Creating an object

This example shows how to create a new GRE interface:

con.execute("/interface/gre/add remote-address=192.168.1.1 name=gre1 keepalive=10");

Modify an existing object

Change the IP address in the object created by the above example:

con.execute("/interface/gre/set .id=gre1 remote-address=10.0.1.1"); 

Remove an existing object

And now remove the object:

con.execute("/interface/gre/remove .id=gre1"); 

Un-setting a variable on an object

Un-setting a variable is a bit different, and you need to use a parameter called value-name. This isn't well documented. Let's say you have a firewall rule that was set up like this:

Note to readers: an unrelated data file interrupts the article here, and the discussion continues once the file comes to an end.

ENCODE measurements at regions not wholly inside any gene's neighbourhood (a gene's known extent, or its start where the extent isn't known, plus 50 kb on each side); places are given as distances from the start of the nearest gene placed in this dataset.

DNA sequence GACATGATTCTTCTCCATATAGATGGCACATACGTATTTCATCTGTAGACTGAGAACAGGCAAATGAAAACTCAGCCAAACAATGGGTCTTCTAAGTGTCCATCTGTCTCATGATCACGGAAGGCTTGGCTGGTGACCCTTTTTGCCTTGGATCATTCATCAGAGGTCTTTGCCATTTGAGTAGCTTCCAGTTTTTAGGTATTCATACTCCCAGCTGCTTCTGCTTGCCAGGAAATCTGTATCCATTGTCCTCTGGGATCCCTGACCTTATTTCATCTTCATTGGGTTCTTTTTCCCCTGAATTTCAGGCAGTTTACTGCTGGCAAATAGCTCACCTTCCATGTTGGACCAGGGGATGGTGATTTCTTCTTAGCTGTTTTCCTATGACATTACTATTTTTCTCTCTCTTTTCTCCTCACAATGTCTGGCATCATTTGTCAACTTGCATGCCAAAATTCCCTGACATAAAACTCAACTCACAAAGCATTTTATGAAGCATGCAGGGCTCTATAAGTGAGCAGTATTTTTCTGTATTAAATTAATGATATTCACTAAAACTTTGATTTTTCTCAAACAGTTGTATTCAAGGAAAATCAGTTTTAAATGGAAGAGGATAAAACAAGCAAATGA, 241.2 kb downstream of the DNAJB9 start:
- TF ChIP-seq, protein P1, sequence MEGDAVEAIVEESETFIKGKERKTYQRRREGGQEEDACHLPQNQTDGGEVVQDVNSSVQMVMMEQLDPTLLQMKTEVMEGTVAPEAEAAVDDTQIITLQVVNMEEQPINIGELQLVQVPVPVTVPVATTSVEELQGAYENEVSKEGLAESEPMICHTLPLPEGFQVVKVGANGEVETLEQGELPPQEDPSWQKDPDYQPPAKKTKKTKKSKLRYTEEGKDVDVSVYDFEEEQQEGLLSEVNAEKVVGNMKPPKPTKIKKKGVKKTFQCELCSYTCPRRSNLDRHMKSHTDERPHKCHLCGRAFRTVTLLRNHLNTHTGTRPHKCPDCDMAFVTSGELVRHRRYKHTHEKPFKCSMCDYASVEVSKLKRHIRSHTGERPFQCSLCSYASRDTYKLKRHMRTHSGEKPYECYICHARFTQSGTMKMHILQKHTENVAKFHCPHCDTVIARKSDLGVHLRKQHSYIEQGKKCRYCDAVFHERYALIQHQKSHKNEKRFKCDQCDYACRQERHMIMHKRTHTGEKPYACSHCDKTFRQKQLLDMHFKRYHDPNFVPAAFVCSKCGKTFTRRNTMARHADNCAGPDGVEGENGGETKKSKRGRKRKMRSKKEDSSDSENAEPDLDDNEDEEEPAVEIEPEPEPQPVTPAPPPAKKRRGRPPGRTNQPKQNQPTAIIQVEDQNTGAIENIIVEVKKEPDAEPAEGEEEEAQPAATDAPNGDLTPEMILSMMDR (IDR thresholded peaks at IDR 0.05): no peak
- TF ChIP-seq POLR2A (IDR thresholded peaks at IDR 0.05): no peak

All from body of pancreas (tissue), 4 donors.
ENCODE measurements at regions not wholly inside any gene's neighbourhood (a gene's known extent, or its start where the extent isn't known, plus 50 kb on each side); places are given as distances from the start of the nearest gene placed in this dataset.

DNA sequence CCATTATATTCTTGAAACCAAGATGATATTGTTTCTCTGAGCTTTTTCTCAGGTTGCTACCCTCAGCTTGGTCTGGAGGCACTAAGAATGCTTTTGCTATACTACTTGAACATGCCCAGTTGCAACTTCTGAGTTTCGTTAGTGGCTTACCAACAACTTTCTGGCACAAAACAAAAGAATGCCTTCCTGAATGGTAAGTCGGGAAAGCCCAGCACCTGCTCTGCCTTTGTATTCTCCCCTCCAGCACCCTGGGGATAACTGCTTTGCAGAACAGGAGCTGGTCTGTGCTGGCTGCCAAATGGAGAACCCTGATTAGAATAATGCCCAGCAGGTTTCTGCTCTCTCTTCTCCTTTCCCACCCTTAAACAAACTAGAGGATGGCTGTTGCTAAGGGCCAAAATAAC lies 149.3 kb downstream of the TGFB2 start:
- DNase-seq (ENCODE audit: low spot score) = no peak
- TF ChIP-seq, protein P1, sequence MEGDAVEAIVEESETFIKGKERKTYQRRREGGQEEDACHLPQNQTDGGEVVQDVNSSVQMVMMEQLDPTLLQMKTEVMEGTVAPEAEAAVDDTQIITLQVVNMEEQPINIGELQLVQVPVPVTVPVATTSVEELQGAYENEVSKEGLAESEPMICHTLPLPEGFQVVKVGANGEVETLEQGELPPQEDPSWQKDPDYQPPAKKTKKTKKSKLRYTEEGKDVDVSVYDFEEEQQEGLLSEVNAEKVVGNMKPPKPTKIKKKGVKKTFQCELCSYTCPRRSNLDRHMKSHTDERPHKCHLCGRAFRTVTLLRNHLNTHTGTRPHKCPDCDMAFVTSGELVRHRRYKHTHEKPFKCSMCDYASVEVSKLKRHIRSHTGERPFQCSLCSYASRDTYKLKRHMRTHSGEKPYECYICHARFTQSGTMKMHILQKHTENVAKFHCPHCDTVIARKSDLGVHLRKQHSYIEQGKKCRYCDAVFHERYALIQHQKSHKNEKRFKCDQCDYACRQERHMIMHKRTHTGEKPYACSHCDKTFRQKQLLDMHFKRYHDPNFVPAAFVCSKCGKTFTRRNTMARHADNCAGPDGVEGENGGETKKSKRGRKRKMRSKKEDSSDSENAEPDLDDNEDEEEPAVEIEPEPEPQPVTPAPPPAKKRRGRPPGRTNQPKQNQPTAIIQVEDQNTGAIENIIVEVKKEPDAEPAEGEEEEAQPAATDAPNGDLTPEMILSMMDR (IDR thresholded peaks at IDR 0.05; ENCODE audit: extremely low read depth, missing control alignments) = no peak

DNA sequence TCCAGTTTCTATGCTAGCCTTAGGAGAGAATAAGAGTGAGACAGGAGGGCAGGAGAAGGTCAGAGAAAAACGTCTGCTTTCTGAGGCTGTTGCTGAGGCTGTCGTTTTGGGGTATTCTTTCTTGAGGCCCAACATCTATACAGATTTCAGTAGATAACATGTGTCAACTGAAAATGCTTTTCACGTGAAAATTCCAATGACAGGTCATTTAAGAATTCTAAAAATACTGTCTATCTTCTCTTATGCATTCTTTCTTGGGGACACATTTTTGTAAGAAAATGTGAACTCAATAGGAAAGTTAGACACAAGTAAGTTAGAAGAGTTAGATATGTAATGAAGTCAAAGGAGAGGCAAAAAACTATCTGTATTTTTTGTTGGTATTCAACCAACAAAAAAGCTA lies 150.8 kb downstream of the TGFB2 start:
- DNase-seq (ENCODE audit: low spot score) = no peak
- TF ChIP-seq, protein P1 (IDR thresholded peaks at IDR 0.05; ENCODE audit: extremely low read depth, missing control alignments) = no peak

con.execute("/ip/firewall/filter/add action=accept chain=forward time=00:00:01-01,mon")

Assuming the rule can be accessed as .id=*1, you un-set it by using value-name as seen below:

con.execute("/ip/firewall/filter/unset .id=*1 value-name=time");

Asynchronous commands

We can run some commands asynchronously in order to continue receiving updates:

This example shows how to run '/interface wireless monitor' and have the result sent to a listener object, which prints it:

String tag = con.execute("/interface/wireless/monitor .id=wlan1 return signal-to-noise", 
      new ResultListener() {

            public void receive(Map<String, String> result) {
                System.out.println(result);
            }

           public void error(MikrotikApiException e) {
               System.out.println("An error occurred: " + e.getMessage());
           }

           public void completed() {
                System.out.println("Asynchronous command has finished"); 
           }
            
        }
  );